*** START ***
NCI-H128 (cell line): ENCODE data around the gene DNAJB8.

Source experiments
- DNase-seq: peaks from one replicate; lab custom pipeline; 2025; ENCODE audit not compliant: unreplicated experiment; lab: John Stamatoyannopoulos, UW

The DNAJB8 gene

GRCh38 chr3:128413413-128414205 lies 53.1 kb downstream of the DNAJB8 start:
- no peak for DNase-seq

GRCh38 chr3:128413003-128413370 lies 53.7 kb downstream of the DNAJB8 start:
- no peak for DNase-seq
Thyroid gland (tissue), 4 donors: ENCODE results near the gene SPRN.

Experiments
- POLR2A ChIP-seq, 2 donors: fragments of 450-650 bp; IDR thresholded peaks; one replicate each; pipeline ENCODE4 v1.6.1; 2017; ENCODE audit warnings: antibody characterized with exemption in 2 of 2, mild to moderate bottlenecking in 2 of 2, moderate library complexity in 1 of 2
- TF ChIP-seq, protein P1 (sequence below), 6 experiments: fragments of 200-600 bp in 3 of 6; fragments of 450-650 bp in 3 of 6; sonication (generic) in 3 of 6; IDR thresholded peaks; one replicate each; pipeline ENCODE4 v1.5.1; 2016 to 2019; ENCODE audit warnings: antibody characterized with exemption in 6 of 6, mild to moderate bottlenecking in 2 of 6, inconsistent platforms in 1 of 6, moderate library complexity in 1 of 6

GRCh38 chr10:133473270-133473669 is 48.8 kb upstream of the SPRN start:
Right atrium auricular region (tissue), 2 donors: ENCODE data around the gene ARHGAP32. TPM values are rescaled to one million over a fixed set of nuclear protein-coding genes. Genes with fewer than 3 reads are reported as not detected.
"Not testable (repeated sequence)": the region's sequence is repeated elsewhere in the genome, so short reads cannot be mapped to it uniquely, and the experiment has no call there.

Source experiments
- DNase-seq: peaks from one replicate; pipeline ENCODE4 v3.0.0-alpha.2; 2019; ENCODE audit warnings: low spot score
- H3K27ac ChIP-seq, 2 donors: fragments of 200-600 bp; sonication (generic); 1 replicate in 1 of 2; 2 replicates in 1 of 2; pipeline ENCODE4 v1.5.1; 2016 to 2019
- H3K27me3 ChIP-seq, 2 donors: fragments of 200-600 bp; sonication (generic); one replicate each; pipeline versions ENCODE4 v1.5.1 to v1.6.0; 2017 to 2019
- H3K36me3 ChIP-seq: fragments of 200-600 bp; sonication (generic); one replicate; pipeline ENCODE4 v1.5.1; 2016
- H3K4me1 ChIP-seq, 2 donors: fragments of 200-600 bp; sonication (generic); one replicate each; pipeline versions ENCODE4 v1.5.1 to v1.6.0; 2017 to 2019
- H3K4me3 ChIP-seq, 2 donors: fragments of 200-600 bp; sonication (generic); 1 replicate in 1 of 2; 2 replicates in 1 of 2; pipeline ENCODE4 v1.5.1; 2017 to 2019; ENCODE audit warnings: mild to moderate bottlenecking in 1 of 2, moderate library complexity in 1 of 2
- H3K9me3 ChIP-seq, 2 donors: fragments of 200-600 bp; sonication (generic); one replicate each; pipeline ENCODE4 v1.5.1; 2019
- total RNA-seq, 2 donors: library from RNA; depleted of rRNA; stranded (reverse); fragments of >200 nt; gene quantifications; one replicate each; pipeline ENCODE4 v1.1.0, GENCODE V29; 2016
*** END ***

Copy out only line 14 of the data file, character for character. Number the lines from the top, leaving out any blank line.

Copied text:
Right atrium auricular region (tissue), 2 donors: ENCODE data around the gene ARHGAP32. TPM values are rescaled to one million over a fixed set of nuclear protein-coding genes. Genes with fewer than 3 reads are reported as not detected.